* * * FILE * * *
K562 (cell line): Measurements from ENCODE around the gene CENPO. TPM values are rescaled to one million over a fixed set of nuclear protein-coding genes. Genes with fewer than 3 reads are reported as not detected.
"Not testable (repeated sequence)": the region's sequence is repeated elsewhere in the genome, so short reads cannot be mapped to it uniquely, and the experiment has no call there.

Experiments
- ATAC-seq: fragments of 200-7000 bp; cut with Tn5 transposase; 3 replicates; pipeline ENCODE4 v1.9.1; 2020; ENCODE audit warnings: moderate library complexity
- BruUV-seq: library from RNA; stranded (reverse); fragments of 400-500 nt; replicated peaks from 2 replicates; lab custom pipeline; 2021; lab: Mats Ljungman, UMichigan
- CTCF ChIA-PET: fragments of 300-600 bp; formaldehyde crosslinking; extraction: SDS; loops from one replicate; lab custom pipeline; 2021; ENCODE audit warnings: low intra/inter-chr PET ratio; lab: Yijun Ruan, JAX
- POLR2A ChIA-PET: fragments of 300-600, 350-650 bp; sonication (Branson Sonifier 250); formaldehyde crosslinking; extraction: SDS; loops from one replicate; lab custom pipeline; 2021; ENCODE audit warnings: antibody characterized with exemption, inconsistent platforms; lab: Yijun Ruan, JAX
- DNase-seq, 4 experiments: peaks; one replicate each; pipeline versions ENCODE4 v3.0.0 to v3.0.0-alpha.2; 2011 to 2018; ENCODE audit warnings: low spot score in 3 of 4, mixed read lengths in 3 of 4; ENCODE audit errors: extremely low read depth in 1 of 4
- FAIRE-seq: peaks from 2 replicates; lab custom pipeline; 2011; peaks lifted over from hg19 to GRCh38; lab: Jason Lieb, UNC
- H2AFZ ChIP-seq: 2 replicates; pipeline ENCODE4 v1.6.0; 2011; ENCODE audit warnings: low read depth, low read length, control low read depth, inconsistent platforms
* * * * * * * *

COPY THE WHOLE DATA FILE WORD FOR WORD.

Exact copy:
K562 (cell line): Measurements from ENCODE around the gene CENPO. TPM values are rescaled to one million over a fixed set of nuclear protein-coding genes. Genes with fewer than 3 reads are reported as not detected.
"Not testable (repeated sequence)": the region's sequence is repeated elsewhere in the genome, so short reads cannot be mapped to it uniquely, and the experiment has no call there.

Experiments
- ATAC-seq: fragments of 200-7000 bp; cut with Tn5 transposase; 3 replicates; pipeline ENCODE4 v1.9.1; 2020; ENCODE audit warnings: moderate library complexity
- BruUV-seq: library from RNA; stranded (reverse); fragments of 400-500 nt; replicated peaks from 2 replicates; lab custom pipeline; 2021; lab: Mats Ljungman, UMichigan
- CTCF ChIA-PET: fragments of 300-600 bp; formaldehyde crosslinking; extraction: SDS; loops from one replicate; lab custom pipeline; 2021; ENCODE audit warnings: low intra/inter-chr PET ratio; lab: Yijun Ruan, JAX
- POLR2A ChIA-PET: fragments of 300-600, 350-650 bp; sonication (Branson Sonifier 250); formaldehyde crosslinking; extraction: SDS; loops from one replicate; lab custom pipeline; 2021; ENCODE audit warnings: antibody characterized with exemption, inconsistent platforms; lab: Yijun Ruan, JAX
- DNase-seq, 4 experiments: peaks; one replicate each; pipeline versions ENCODE4 v3.0.0 to v3.0.0-alpha.2; 2011 to 2018; ENCODE audit warnings: low spot score in 3 of 4, mixed read lengths in 3 of 4; ENCODE audit errors: extremely low read depth in 1 of 4
- FAIRE-seq: peaks from 2 replicates; lab custom pipeline; 2011; peaks lifted over from hg19 to GRCh38; lab: Jason Lieb, UNC
- H2AFZ ChIP-seq: 2 replicates; pipeline ENCODE4 v1.6.0; 2011; ENCODE audit warnings: low read depth, low read length, control low read depth, inconsistent platforms